According to Tim Ferguson, there is a massive issue with the screenwriting practices in Australia today.
“My focus at the moment is the change the way scripts are written in Australia,” the comedian/television presenter/author tells IF. “There’s something missing, and that thing is narrative comedy.”
Author of comedy screenwriting manual ‘The Cheeky Monkey,’ as well as a teacher of screenwriting practices, Ferguson is on a mission to get Aussie audiences laughing.
“At the moment, I am the only teacher for narrative comedy writing for TV, film, book and stage in the country,” he says. “[That’s] more than crazy; it explains why virtually every letter about Australian film to the newspapers are lamenting the state of Australian film industry, saying ‘Australians don’t go to Australian films.’ That’s not true. Australians go to comedies, they go to The Castle, Muriel’s Wedding, Priscilla and more recently Red Dog.Seventeen of the 20 Aussie box office hits have been comedies. But Australians do not ever, and never will, want to go and see miserable, suicidal, preaching Australian tragedies.”
This is not to say Ferguson is dismissing Australian drama – quite the opposite.
“My job now to remind screenwriters of the simple principle of drama,” he says. “And drama is symbolised, as you know, as everyone knows, by the two masks. One is crying and one is laughing – that’s the drama symbol. But until now Australian screenwriting courses and culture has only been generally obsessed with learning about the crying mask.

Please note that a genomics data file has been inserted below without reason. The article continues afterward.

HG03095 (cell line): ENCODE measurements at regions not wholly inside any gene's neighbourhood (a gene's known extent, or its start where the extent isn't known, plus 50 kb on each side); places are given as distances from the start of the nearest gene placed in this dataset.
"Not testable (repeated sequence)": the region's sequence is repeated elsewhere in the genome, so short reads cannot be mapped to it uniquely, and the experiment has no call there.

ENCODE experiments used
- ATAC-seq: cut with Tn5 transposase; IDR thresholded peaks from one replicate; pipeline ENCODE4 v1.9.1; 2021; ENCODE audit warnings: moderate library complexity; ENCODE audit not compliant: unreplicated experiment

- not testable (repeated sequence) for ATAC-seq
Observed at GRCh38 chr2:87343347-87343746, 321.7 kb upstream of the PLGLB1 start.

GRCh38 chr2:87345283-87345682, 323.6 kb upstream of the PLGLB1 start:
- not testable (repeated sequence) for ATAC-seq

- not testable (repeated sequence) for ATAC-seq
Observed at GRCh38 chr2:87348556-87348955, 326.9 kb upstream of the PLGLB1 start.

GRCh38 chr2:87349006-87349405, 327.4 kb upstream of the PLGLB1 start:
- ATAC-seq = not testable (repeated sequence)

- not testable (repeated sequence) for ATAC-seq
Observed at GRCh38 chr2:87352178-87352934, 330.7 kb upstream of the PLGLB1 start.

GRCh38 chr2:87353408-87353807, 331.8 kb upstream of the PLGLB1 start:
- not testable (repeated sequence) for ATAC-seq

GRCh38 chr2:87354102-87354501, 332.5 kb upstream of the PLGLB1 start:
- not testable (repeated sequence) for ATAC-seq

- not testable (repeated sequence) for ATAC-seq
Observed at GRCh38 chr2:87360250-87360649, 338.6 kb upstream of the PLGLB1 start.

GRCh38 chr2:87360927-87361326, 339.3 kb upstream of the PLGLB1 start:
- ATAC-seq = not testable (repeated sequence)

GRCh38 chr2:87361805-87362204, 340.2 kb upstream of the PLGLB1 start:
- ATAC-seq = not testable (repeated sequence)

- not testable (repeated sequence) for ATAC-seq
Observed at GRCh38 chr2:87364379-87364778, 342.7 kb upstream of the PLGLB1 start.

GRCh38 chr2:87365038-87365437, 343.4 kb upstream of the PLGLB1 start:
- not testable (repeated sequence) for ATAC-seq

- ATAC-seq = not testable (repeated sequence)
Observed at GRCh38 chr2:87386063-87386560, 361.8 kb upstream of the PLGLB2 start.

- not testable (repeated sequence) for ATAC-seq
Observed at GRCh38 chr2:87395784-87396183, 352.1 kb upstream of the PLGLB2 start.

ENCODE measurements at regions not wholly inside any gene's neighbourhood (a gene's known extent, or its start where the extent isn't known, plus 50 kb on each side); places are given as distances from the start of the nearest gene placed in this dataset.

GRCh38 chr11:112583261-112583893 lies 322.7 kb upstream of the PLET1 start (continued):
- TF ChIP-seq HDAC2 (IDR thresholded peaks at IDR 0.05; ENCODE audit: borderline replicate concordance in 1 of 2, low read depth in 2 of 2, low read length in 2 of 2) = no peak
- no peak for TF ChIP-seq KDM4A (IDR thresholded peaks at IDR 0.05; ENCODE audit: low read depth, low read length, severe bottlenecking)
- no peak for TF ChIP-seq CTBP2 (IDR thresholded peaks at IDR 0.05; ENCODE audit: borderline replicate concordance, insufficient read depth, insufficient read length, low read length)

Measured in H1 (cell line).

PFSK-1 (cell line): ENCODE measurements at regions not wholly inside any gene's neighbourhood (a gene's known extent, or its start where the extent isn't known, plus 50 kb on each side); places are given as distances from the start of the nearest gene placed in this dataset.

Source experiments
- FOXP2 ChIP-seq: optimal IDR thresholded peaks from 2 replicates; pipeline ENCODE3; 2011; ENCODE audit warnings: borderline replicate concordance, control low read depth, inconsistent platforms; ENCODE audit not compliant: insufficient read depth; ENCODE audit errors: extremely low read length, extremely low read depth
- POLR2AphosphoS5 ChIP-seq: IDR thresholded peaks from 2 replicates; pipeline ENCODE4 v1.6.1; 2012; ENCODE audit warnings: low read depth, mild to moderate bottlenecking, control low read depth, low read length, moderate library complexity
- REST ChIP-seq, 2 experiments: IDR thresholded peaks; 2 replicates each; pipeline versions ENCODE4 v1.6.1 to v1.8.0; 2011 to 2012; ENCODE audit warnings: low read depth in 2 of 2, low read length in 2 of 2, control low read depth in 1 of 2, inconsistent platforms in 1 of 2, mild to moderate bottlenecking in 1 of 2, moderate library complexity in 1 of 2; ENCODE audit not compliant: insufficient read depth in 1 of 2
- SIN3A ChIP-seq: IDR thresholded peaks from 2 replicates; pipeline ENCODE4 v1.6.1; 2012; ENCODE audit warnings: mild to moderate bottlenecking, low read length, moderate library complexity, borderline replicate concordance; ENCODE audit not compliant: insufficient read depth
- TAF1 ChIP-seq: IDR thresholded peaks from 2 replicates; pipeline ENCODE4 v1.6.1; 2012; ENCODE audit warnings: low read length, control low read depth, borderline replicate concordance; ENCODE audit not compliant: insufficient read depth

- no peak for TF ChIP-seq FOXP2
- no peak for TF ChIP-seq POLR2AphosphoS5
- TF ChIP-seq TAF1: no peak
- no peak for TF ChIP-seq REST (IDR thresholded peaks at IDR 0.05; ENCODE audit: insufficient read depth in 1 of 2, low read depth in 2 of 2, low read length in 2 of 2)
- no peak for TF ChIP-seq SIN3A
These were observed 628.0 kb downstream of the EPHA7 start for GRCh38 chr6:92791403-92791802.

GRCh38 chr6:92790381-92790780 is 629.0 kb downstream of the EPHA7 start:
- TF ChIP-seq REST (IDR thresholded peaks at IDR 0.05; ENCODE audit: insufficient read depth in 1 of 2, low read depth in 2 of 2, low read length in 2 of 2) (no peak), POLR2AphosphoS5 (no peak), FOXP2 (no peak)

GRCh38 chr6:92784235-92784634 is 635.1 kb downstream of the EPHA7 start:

“Everyone assumes comedy is something you’re a natural at and it can’t be learnt. This is bogus,” he continues. “Not only is it nonsense but it flies in the face of two thousand years of comedy writing. Only in Australia are people entirely ignorant that comedy is a craft. And the number of people who I meet in the screenwriting industry who will tell me that they won’t do comedy because they want to talk about something important is bizarre. Is Life of Brian not important? Is Priscilla not talking about anything important? Is Muriel’s Wedding all fluff and nonsense and cotton wool?
“Comedy is vital for all screenwriters. It is not a genre. It is the other half of writing. It is the other mask.”
Tim Ferguson lectures at RMIT in comedy and screenwriting.